There is an excellent range of tags that have been thoroughly studied. They can be attached either to the N- terminus or to the C-terminus of the protein. Some such tags are the Strep-II tag, the His tag, GST, Trx, etc. These tags help the protein be separated from the vast number of other proteins in the crude extract that are being produced by the bacteria. They can bind to a column and be eluted with special buffers – the result is a pure batch of your protein of interest.
Chaperones and Foldases
A tough gene to express is like a tough nut to crack. You need additional force. For a protein to work optimally it is essential that it is folded the correct way. The cytoplasm has a reducing environment that disables the proper formation of disulfide bonds thereby affecting its folding. In order to aid the protein to fold correctly and avoid the formation of insoluble misfolded aggregates, we need helper plasmids with chaperones and foldases. Some expression strains have additional chaperones inside them while others do not. Some well-known chaperones and foldases (e.g. DsbA/C, Skp, FkpA, GroEL/ES, DnaK/J/GrpE) can be co-expressed in helper plasmids.
Certain tags can also help in the folding of the protein. One such example is the Maltose binding protein (MBP). This 42.5 kDa protein not only helps the protein to become more soluble but also aids folding. One more advantage of MBP is that it can be bound on an amylose column and help in purification too. Both periplasmic and cytoplasmic chaperones can be selectively chosen depending on where the protein is expressed in the host.
Where your protein is finally being expressed, be it in the cytoplasm, the periplasm, or extracellular in the medium has its consequences. If a protein has disulfide bonds (S-S) between cysteine residues, it will much prefer the oxidizing environment of the periplasm as opposed to the reducing one in the cytosol. An oxidizing environment will help the protein to form the right bonds and acquire the right structure.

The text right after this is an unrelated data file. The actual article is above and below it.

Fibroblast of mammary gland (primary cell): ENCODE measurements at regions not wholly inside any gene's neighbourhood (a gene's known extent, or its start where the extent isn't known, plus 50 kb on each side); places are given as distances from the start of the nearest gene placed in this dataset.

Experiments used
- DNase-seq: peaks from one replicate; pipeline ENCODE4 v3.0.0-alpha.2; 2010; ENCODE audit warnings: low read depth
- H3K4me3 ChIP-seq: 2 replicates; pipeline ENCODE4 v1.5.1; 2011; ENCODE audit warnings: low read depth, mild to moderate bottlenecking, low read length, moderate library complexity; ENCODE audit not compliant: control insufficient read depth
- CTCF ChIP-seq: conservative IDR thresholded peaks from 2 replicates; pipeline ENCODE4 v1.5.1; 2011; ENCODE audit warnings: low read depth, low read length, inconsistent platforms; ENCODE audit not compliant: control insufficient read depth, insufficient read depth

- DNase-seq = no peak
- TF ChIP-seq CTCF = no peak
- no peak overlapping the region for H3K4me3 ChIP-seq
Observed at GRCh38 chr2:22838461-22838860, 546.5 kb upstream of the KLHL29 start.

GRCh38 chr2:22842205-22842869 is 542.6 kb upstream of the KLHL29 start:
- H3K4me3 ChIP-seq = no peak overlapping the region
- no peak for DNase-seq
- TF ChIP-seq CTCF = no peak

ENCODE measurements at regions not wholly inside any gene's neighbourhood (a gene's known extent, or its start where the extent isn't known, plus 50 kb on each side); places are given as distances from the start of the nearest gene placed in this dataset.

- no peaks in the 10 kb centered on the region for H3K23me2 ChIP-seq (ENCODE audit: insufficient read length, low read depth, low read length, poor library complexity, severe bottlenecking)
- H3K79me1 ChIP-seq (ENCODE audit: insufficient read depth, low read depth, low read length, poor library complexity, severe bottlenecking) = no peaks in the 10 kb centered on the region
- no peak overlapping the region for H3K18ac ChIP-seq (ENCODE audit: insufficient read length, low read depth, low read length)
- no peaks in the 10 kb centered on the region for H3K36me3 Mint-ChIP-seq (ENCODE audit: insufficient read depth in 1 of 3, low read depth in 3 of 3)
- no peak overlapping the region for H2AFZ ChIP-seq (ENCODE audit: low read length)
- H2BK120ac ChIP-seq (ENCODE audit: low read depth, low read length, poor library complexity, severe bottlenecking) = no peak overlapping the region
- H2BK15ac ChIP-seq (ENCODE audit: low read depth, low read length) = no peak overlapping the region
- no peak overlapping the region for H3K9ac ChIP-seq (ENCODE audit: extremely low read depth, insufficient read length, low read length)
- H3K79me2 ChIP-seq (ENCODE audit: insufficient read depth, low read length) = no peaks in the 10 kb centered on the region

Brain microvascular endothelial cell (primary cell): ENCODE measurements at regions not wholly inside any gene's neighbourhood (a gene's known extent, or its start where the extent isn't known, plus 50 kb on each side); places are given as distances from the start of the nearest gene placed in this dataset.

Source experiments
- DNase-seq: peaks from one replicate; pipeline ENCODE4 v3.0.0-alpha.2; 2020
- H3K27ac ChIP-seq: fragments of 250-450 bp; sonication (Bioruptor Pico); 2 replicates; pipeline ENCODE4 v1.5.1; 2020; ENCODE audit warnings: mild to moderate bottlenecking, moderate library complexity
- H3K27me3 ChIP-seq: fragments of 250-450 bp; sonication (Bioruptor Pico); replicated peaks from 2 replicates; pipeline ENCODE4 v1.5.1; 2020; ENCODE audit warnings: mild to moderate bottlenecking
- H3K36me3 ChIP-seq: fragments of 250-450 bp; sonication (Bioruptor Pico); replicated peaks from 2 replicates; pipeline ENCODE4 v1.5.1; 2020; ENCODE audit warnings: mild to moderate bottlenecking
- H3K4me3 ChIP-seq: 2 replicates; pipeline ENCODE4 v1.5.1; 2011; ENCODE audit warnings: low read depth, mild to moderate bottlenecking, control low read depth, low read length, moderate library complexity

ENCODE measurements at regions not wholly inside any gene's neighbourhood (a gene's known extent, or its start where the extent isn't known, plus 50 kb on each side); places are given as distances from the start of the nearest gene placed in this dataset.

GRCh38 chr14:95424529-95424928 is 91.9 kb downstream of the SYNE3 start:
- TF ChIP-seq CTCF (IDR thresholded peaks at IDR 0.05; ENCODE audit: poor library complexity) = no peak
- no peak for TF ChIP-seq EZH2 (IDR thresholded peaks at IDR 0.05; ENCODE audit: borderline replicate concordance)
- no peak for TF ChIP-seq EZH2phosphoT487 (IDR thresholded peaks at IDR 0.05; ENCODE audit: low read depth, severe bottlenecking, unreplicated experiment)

For specific translocation of the protein to specific regions in the cell or outside, one needs special signal sequences at the N- terminus, which guide the protein to that specific area. For example, the PelB leader sequence derived from Pectobacterium carotovorum directs the protein to the periplasm of the gram-negative bacteria while the signal sequence from Streptomyces lividans leads to the extracellular secretion of proteins into the culture medium. You must decide beforehand where you want the protein to be sent and why.
Pathway for Protein Expression
Different pathways of protein expression are also important in determining the efficiency of protein folding. There are two major pathways for protein expression in E.coli – the Tat (Twin Arginine translocation pathway) and the Sec pathway (Secretion pathway). The Tat pathway leads to the transportation of already folded proteins whereas the Sec pathway allows folding after translocation into the periplasm (Post-translational).